Thus, to be most effective, it is important to structure activities so that they have a grounding in something that is perceived as ontologically tangible. That can be a person’s experience, current events, current perceptions and beliefs, or a set of activities centered on a community of practice. “Anchored instruction” occurs in a setting when an instructor deliberately “anchors” or “situates” the activity. It follows, then, that college writing learning and teaching activities should be designed around a `anchor' (or situation) which could be some sort of case-study or problem situation. In preparing for the writing activity, the readings, discussion materials, settings to analyze should allow exploration within the essay or text produced.

By establishing a point of contact, the activities are perceived as relevant to one’s life, and also useful in helping explain the world at large. The motivating aspects of this cannot be overstated. Instead of simply checking a box and satisfying a requirement, the students find that their activities help them untangle and understand their world. It invokes Kenneth Burke’s notion that literature (and by extension, writing) is “equipment for living.”

Useful Additional Readings:

Baudrillard, Jean. The Gulf War Did Not Take Place. Trans. and Introduction by Paul Patton. Bloomington: Indiana UP, 1995. The Gulf War was presented like some star wars video game, a simulation of a war. Jean Baudrillard, a French sociologist, wrote an essay that the Gulf War did not happen. Many critics miss the point and assume that he means that it did not literally happen. That was not his point. His real criticism was the way that the conflict was presented. The media was not allowed to really report the war.

Perhaps the American military learned from Vietnam. Vietnam was presented on television many times in an unedited manner to the American public. The American public turned against the war.

Thus to Baudrillard, never was there a true conflict during the Gulf War. America won before the first bullet was shot. The video presentation of the war only demonstrated the constructed nature of the war. War is hell and should never be edited. If it is allowed to be edited, the true lessons are lost. Baudrillard commented that even the idea of peace was a simulation. Saddam Hussein was allowed to stay in power. (Now we return). Having spoken to Gulf War veterans, they emphasize the true horror of that conflict. They are beginning to write about the battles that were not told. – Wayne Stein

---. Simulacra and Simulation. Trans. Sheila Faria Glaser. Ann Arbor: U of Michigan P, 1994.

Biesecker, Barbara A. "Rethinking the Rhetorical Situation from Within the Thematic of Diffé rance." Philosophy and Rhetoric, 22.2 (1989): 110-30.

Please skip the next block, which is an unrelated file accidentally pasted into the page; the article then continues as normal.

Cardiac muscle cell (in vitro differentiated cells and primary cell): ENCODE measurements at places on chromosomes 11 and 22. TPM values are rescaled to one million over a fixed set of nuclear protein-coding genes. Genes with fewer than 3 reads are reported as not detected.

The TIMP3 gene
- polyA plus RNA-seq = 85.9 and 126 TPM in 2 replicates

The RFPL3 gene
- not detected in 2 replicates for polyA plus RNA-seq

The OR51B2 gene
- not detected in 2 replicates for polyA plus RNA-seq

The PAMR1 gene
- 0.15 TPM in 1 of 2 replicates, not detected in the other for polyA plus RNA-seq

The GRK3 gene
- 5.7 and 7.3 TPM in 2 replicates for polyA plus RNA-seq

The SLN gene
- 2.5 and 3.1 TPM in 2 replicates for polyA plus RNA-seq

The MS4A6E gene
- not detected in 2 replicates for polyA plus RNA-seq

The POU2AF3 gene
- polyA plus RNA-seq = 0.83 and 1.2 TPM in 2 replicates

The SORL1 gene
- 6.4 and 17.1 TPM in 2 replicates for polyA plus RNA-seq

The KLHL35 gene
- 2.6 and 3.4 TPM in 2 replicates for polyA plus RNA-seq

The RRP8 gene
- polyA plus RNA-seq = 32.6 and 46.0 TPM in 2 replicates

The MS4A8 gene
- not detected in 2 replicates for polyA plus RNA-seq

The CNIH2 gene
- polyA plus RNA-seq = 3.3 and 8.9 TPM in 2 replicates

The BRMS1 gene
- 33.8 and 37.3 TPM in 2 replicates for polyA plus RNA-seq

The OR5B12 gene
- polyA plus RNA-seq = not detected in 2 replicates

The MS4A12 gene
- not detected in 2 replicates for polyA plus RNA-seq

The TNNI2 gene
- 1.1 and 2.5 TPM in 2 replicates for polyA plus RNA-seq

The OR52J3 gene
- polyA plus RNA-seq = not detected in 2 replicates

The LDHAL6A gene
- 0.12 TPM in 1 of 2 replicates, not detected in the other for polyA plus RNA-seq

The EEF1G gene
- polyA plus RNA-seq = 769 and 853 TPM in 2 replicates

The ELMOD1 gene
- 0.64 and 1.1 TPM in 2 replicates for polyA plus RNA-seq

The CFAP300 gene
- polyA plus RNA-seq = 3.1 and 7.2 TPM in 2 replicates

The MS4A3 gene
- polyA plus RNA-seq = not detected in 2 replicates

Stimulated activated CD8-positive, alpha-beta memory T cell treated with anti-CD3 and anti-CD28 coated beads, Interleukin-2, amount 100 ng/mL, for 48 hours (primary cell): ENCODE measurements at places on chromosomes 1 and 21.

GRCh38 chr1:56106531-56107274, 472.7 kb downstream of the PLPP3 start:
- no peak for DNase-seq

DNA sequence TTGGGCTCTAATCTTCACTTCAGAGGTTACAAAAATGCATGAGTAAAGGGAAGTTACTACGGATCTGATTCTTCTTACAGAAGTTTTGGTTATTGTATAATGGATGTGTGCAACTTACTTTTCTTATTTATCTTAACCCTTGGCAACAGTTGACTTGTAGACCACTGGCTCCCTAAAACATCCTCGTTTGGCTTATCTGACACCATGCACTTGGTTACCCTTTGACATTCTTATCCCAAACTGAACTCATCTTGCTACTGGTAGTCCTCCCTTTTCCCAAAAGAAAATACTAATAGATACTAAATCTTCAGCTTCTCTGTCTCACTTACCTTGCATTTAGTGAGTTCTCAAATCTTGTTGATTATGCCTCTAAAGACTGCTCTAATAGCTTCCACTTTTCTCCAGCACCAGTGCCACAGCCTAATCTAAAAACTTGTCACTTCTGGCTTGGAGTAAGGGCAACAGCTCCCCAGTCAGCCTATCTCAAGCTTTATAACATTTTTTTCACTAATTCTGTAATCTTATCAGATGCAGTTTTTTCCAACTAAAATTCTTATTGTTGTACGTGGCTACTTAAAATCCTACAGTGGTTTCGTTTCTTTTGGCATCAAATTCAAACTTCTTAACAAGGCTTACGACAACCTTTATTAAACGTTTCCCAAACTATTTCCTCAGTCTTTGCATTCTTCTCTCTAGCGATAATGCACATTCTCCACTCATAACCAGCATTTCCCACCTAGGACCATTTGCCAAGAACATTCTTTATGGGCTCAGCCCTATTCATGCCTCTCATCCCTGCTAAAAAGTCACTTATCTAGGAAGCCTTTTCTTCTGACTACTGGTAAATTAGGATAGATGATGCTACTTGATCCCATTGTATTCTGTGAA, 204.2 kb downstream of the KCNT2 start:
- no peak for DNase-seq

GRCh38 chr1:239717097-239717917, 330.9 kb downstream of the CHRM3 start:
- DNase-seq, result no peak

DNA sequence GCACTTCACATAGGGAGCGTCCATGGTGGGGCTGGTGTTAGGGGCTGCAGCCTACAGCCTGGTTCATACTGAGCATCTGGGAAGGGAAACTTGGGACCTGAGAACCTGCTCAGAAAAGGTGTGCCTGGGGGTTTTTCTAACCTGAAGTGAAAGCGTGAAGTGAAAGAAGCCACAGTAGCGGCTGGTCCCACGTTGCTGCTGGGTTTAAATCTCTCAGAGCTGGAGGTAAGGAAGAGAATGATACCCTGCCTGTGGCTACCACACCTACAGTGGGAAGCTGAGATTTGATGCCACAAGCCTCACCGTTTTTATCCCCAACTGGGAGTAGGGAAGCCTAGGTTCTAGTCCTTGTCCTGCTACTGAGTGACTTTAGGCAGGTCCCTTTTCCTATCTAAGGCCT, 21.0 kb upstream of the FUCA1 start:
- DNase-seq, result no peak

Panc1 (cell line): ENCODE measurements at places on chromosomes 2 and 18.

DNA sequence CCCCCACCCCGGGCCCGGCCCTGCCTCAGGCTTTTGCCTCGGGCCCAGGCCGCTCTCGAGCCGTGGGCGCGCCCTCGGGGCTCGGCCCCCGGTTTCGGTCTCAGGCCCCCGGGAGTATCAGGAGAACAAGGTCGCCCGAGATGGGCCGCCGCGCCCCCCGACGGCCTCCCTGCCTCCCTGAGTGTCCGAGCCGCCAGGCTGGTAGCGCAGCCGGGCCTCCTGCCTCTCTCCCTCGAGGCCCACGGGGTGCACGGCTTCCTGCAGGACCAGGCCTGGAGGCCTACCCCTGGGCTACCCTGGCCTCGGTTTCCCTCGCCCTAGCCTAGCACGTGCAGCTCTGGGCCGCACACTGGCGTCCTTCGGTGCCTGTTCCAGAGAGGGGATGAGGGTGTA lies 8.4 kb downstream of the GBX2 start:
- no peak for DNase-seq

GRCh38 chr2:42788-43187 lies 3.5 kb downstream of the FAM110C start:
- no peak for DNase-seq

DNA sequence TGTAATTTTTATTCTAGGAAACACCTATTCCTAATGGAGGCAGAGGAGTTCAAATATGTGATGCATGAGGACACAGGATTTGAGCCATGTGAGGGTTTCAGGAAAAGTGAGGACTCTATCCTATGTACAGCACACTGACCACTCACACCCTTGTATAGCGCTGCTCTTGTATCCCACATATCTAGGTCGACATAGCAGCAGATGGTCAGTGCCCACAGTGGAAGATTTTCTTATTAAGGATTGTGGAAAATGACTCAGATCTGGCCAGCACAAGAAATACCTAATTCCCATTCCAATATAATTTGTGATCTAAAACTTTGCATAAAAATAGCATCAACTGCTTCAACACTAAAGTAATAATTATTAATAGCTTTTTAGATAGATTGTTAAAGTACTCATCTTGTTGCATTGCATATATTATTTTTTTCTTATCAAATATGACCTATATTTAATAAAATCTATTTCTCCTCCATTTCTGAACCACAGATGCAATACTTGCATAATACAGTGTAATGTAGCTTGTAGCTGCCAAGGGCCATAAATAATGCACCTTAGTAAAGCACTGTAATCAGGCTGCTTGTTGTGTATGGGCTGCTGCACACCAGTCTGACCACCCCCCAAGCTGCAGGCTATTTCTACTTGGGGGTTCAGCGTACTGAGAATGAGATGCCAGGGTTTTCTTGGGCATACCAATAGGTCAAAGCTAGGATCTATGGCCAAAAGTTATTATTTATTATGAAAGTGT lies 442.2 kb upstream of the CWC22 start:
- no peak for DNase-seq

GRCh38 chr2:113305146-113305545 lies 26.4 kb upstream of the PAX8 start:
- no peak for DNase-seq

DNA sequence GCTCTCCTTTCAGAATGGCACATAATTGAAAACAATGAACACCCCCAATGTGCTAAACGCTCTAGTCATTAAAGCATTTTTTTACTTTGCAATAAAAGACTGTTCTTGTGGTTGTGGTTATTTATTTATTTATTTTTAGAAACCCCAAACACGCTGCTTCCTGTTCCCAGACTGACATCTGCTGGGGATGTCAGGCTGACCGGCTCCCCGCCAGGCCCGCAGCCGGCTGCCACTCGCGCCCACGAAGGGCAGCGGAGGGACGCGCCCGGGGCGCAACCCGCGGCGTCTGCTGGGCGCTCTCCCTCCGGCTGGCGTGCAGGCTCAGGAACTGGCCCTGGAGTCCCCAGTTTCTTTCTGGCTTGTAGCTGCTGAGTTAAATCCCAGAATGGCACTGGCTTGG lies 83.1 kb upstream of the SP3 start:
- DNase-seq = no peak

Bitzer, Lloyd. "The Rhetorical Situation." Philosophy and Rhetoric, 1 (January, 1968), 1-14.

Bransford, J.D. et al. Anchored instruction: Why we need it and how technology can help. In D. Nix & R. Sprio (Eds), Cognition, education and multimedia. Hillsdale, NJ: Erlbaum Associates, 1990.

Burke, Kenneth. A Rhetoric of Motives. Berkeley: University of California Press, 1950.

----. (1945). A Grammar of Motives. New York: Prentice-Hall, 1945.

----. (1941). Philosophy of Literary Form: Studies in Symbolic Action. Baton Rouge: Louisiana State University Press, 1941.

Derrida, Jacques. Glas. Trans. John P. Leavey, Jr. and Richard Rand. Lincoln: University of Nebraska Press, 1986.

----. 'Freud and the Scene of Writing," Writing and Difference. Trans. Alan Bass. Chicago: The University of Chicago Press, 1978: 195-231.

-----. "Semiology and Grammatology," Positions. Trans. Alan Bass. Chicago: The University of Chicago Press, 1981: 26-33.

Kaufer, David S. "Point of View in Rhetorical Situations: Classical and Romantic Contrasts and Contemporary Implications." Quarterly Journal of Speech 65 (1979): 171-186.

K-B Journal. (Kenneth Burke Journal). Accessed November 7, 2004.

Kenneth Burke Society Homepage. Accessed November 7, 2004.

Lave, J. Cognition in Practice: Mind, mathematics, and culture in everyday life. Cambridge, UK: Cambridge University Press, 1988.

Lave, J., & Wenger, E. Situated Learning: Legitimate Periperal Participation. Cambridge, UK: Cambridge University Press, 1990.

McLellan, H. Situated Learning Perspectives. Englewood Cliffs, NJ: Educational Technology Publications, 1995.

Miller, Arthur B. "Rhetorical Exigence." Philosophy and Rhetoric 5 (1972): 111-118.

Smith, Craig R., and Scott Lybarger. "Bitzer's Model Reconstructed. Communication Quarterly 44 (1996): 197-213.

Sunday, November 07, 2004

Sims, A.I., and Online Writing Instruction